BY: That was actually Aaron’s biggest complaint about my book. I’m a screenwriter by trade. I went from 1998 to 2008, 2006 or so, writing nothing but screenplays. I’m a documentarian, a filmmaker. That’s my day job so I think very visually. I think in film instances and so the narrative of the book is very much taken straight out of a movie. That’s just kind of how my mind operates, which is why all of my books tend to run that 50-70,000 word limit. I think other writers have suffered from that where like Kurt Vonnegut or Graham Greene where it’s just like, I think those guys, maybe not so much Vonnegut but definitely Graham Greene, he thought in movie-sized bytes, which is why the movies based on his books are so good, like The Third Man or The End of the Affair. That story structure is what speaks to me as a storyteller. Every scene in that I see it like it’s a movie and it would take me like a week to adapt the screenplay of Operation Montauk.

RA: I was rather surprised by Veronica throughout the whole book. I remember her first description where she’s standing there in shorts and tank top with two pistols in her hands. I was surprised about what happened to her in the end. Was that something you’d planned in the beginning with her character or did it just kind of happen while writing?

BY: I rewrote the ending three times and various characters made it out of the conflict and the one that’s in the book now is the one I felt most happy with. I think it’s the one that has the most impact for all of the remaining characters. The ending that’s there now with her specifically wasn’t what I’d planned for her at the beginning. In fact, that probably happened in my latest revision two months ago. When I read it and the reactions of my inner circle of readers was just that it’s a much more emotionally impacting ending. I was really fascinated by the choices she made.

RA: Richmond seemed very calm about the whole situation. It seemed like a sharp contrast from everybody else that are just like okay, we have to get out of here. I just pictured him stopping when he’d see something neat to go poke around at it. What inspired his character?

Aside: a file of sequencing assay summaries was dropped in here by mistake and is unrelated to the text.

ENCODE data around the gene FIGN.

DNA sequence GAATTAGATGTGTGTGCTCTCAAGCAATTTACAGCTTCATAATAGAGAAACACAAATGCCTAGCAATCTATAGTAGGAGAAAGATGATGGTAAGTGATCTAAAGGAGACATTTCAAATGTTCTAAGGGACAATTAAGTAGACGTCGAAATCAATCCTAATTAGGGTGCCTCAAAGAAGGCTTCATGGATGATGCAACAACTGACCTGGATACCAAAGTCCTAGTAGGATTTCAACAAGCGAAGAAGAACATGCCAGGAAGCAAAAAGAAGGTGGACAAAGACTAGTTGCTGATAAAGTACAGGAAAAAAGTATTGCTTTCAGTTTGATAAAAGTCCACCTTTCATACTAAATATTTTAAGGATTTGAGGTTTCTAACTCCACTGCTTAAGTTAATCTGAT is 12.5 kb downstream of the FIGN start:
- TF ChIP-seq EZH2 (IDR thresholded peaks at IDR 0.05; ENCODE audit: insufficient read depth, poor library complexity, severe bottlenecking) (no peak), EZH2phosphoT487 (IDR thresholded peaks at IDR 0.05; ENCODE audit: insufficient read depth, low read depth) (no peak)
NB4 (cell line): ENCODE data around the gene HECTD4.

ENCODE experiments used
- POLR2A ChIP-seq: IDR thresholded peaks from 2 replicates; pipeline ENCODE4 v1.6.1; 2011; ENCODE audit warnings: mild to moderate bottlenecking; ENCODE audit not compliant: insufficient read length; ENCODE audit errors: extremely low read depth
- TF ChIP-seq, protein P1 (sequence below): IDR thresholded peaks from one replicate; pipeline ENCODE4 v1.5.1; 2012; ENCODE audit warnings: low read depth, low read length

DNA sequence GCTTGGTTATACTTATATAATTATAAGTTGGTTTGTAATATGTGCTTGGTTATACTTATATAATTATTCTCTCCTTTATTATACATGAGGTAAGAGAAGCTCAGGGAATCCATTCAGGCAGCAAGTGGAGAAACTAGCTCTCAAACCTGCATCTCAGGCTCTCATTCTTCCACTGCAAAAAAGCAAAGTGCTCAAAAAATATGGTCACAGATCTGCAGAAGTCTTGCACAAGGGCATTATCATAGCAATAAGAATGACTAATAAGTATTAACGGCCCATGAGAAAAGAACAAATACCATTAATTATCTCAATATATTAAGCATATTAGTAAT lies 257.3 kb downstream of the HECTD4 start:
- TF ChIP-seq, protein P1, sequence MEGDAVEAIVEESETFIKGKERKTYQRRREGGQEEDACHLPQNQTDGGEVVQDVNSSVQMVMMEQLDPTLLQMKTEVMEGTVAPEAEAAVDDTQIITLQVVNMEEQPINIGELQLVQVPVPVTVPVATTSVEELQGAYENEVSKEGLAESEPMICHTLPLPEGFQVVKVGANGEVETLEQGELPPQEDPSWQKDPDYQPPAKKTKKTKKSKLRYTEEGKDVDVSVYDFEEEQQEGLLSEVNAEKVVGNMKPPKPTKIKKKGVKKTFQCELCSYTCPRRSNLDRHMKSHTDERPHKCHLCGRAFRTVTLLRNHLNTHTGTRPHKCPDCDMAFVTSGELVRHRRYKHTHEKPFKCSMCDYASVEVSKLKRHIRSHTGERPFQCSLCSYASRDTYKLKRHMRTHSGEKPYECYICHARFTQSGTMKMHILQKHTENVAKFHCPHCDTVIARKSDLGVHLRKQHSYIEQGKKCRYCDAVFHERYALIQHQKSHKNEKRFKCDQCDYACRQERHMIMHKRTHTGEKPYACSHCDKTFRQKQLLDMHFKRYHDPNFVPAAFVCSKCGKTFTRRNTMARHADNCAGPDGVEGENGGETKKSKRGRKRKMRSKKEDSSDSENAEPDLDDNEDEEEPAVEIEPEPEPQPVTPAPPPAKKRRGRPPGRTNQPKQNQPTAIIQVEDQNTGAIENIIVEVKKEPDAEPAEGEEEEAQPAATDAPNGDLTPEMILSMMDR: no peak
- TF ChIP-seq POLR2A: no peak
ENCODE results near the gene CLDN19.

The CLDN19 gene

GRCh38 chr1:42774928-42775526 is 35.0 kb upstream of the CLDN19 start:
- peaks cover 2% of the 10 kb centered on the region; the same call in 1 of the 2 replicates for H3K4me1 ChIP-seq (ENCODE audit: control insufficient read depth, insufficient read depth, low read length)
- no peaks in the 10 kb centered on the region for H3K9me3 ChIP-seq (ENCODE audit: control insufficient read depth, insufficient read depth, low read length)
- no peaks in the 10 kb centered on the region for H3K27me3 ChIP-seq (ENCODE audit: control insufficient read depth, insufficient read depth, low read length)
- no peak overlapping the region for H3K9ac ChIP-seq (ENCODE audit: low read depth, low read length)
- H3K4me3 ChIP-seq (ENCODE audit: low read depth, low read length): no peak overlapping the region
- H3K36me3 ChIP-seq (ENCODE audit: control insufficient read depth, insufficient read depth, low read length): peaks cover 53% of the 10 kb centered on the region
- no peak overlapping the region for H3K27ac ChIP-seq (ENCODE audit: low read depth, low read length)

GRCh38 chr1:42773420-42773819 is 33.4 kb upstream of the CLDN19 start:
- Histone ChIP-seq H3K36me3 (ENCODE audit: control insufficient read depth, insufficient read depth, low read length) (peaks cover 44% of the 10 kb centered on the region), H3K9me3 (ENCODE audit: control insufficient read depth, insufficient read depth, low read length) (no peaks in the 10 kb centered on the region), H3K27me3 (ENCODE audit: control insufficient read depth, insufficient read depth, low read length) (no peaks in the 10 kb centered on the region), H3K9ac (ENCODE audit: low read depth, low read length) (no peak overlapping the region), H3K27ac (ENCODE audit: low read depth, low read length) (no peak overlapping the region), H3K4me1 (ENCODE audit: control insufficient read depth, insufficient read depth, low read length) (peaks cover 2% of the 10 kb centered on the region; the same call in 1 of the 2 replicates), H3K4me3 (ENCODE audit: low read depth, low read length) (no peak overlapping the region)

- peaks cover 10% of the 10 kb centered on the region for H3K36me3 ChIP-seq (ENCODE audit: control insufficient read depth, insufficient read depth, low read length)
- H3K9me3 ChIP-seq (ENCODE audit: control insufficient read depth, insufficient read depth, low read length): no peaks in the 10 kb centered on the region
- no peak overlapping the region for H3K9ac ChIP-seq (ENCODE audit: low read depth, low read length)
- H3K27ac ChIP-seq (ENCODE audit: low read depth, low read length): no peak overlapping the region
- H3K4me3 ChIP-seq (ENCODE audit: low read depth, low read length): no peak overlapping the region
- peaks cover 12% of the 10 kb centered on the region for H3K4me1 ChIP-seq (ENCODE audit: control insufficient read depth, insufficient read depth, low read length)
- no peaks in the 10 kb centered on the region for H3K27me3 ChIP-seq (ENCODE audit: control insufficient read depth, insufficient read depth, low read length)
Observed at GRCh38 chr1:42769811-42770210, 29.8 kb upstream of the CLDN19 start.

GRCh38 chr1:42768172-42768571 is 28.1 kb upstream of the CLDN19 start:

BY: Richmond, to me, is almost like a little kid. I think all of the most brilliant people I’ve ever met act like little kids. They just have that blustering wonderousness to everything and that’s really what I brought to Richmond. It’s funny because my son really likes Jack a lot, but I think it’s Richmond he most identifies with. I think it’s because he has that sort of childlike wonder to it. My brother pointed it out to me, “I thought the funniest line in the entire book is like Richmond was doing something , his life was in danger, and he just kind of stops and says something like ‘That’s fascinating’ or ‘I’m a lucky man.’” Everything to his is so wondrous.

RA: When it was explained that the meteor that killed the dinosaurs was a way to clean up all the time travelers, it seemed so neat and tidy. How did you come up with that idea?

BY: It was a natural progression of if time is going to make sure paradoxes can’t happen, then they’re going to send everyone so far back that they can’t do any damage. Why send them back to that point? All the research I did on the dinosaurs that appear in the book and even the foliage that appears in the book, all of that kind of stuff all came down to what Earth looked like right before the meteor hit—presumably.

Why would they send them there, well everything dies at that point. I kept having this idea in my head that, especially since I introduced this idea that there could be hundreds of stories playing out like this all over the globe at that time, the meteor was there to literally smash every trace of them away and bury is so far down no one could discover it in the future. It was a logical extension of when I was sending them.

I purposely tried to give everyone that was trying to travel through time really grandiose goals because I felt like in the end it wasn’t going to matter because of the way time worked. I mean, you can give yourself a headache trying to think about what if something did change, how would the timeline be affected. Would it be like Back to the Future 2 were they actually skew into a different timeline and it creates an alternate universe how the Marvel universe works or the DC universe. There’s a hundred thousand different ways to play it, but I thought for this book the best way to play it was that there is no way to create a paradox. All of this stuff has happened, will happen and will continue to happen and there’s nothing anyone can do about it.